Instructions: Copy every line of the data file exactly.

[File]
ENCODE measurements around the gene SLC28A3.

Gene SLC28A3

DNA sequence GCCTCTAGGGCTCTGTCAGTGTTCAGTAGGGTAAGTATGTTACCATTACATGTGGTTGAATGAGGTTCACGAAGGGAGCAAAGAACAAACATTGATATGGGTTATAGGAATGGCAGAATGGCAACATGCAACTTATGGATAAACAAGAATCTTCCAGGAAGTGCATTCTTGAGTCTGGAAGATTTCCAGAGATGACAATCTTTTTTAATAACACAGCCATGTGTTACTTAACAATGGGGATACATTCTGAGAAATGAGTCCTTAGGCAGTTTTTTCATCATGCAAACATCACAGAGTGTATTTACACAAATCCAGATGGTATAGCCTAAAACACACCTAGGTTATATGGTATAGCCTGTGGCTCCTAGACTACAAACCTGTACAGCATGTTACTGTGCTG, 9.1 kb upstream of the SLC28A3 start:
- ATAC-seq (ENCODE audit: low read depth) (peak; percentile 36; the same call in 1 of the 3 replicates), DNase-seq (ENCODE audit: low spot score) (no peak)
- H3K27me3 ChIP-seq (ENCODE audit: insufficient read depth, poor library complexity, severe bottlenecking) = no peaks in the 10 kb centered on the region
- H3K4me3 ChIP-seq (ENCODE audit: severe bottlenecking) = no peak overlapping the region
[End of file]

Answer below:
ENCODE measurements around the gene SLC28A3.

Gene SLC28A3

DNA sequence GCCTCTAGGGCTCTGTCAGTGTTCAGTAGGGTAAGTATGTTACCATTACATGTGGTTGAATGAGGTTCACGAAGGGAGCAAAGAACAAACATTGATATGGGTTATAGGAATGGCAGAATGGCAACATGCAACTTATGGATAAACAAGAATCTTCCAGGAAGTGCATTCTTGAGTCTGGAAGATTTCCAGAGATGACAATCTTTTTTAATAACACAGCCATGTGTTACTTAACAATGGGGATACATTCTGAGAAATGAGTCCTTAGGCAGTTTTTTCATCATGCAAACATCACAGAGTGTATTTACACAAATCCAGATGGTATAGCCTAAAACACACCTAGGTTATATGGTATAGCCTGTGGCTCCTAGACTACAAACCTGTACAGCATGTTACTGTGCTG, 9.1 kb upstream of the SLC28A3 start:
- ATAC-seq (ENCODE audit: low read depth) (peak; percentile 36; the same call in 1 of the 3 replicates), DNase-seq (ENCODE audit: low spot score) (no peak)
- H3K27me3 ChIP-seq (ENCODE audit: insufficient read depth, poor library complexity, severe bottlenecking) = no peaks in the 10 kb centered on the region
- H3K4me3 ChIP-seq (ENCODE audit: severe bottlenecking) = no peak overlapping the region